“The trouble with books is that they don’t have the equivalent of a search engine.”

That at least was what I was told recently, and the statement took me a bit by surprise. Indeed it took me a good five seconds to come up with my riposte, which of course was, “Yes they do. It’s called an index.”

Indexes generally are better than search engines since indexes tend to be generated by humans with content and context in mind.  Indexers and authors generally only put into the index words and phrases that people might be searching for in relation to the topic of the book.

A book on the Antarctic might index bases, weather conditions, minerals, life, glaciers, mountains, etc.  You wouldn’t expect such a book to include in the index a mention of the songs that refer to Antarctica in their lyrics – unless you were really making that a significant part of the book. If the songs are mentioned in passing you might index “songs about Antarctica” but nothing more.

So books have the value of being more selective and more specialist than many websites, and their indexes and contents pages reflect this.

Which leads me on to the fact that when storing materials in a facility such as Admiral’s, it is always worth placing a general note as to the contents on the front of each box, and then a more detailed index either on the side of the box, or at the start of all the paperwork.

That might seem a fairly obvious ploy, but you would be surprised how many companies find it can take them a little time to locate the relevant box and all because they have not indexed their property properly.

Imagine for example a collection of boxes containing the printed versions of invoices. Having been told to label each box a helpful employee has written 23645-23971 and so on – in other words indexing the boxes by invoice number.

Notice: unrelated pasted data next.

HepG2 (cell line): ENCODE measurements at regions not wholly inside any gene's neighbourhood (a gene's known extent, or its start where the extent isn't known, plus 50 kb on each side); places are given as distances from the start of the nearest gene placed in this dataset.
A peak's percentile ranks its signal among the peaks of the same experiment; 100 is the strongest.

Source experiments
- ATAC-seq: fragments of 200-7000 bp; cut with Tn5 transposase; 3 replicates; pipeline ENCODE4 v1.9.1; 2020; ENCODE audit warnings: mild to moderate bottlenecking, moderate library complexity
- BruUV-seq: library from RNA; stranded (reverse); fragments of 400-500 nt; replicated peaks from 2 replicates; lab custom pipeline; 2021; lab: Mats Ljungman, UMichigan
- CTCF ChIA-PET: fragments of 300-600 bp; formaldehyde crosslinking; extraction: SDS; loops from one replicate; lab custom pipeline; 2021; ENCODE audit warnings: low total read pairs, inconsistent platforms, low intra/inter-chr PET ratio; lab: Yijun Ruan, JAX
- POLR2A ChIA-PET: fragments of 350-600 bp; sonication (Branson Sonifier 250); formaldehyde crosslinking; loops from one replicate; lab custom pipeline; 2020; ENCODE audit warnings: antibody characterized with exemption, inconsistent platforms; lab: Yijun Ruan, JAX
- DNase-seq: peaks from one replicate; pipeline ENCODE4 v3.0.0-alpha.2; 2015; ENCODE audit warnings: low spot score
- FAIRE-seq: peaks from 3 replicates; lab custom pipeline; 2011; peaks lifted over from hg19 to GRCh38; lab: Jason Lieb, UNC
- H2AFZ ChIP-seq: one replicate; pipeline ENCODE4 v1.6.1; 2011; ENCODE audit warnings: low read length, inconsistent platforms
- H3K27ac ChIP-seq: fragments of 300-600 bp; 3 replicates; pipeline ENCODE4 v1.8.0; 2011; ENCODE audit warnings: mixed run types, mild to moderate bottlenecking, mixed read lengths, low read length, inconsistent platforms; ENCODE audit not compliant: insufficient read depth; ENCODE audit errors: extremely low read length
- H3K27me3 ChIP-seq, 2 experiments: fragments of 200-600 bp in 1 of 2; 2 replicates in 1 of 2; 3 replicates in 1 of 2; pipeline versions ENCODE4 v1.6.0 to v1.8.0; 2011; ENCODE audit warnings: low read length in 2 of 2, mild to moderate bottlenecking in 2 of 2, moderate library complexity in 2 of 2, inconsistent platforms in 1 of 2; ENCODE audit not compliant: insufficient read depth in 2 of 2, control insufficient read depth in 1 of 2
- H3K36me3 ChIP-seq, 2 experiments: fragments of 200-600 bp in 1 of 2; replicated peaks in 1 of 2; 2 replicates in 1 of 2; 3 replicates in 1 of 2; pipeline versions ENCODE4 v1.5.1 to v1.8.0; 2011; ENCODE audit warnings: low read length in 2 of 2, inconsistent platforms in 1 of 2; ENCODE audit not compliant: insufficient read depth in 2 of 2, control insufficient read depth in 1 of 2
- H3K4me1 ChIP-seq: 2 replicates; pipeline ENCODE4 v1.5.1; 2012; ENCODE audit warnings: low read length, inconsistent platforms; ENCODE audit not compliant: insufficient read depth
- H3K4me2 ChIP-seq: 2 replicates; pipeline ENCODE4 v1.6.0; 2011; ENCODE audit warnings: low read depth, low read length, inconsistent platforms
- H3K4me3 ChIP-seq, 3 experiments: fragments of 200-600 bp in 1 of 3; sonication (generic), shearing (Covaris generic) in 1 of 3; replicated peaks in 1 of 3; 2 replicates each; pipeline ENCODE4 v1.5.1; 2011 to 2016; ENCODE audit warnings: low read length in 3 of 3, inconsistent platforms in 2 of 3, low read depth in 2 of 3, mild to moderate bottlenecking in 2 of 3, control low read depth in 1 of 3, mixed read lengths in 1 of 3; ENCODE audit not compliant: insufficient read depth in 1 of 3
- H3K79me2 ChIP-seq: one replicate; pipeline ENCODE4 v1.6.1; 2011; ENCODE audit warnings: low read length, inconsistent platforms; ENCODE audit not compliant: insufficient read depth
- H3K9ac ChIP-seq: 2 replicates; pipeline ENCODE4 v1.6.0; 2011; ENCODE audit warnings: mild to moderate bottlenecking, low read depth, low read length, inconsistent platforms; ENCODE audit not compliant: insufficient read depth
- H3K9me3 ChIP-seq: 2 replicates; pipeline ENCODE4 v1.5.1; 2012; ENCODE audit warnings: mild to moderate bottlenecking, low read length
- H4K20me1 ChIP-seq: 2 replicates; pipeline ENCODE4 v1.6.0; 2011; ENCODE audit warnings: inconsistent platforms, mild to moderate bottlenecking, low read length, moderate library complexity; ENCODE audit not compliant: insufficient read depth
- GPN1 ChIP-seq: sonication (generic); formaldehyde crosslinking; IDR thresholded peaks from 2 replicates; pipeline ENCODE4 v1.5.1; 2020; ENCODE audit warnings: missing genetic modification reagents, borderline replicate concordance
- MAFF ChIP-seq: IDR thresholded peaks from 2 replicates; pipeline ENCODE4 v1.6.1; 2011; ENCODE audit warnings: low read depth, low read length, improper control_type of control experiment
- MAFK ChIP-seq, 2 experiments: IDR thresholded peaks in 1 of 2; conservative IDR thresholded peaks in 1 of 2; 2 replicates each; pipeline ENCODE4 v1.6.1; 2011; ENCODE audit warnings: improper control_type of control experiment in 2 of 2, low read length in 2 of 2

And obviously this is fine if you always know the invoice number. But there might be an occasion in which you want to find some invoices for a certain date. You might look at a box at random, and from that work out roughly what invoice numbers would have fallen on that date – but that still requires a lot of taking a box down, investigating it, and then putting it back up again.

Indeed indexing your items in storage is perhaps one of the most vital elements of having large amounts of paper in store. You really need to be forward thinking.

But suppose you did not see an eventuality upon which you now have to search, and you find your indexing is not sufficient for a particular search.  

I have come across several companies that have found this difficult, and in each case they have been forced to go back over their storage, searching box after box to find the box they want. 

Of course there is no way around it – but what they should then do is instruct those who place the boxes in storage, and everyone who actually accesses the storage, to add this extra detail to the index. It doesn’t mean that every box becomes properly indexed at once, but it does mean that gradually more and more boxes will have this extra index attached to them.

People started indexing books about 500 years ago. People started optimising websites so that they appear at the top of Google’s rankings in the 1990s. Neither indexing of printed pages nor of web pages is perfect, and a lot more thought than you might imagine is required in each case.

And if you do have to index some stored material bear this in mind: content and context are the key words.

There is more information on our document storage facility at www.archive-document-storage.co.uk/

Alternatively give us a call on 0800 783 9516.

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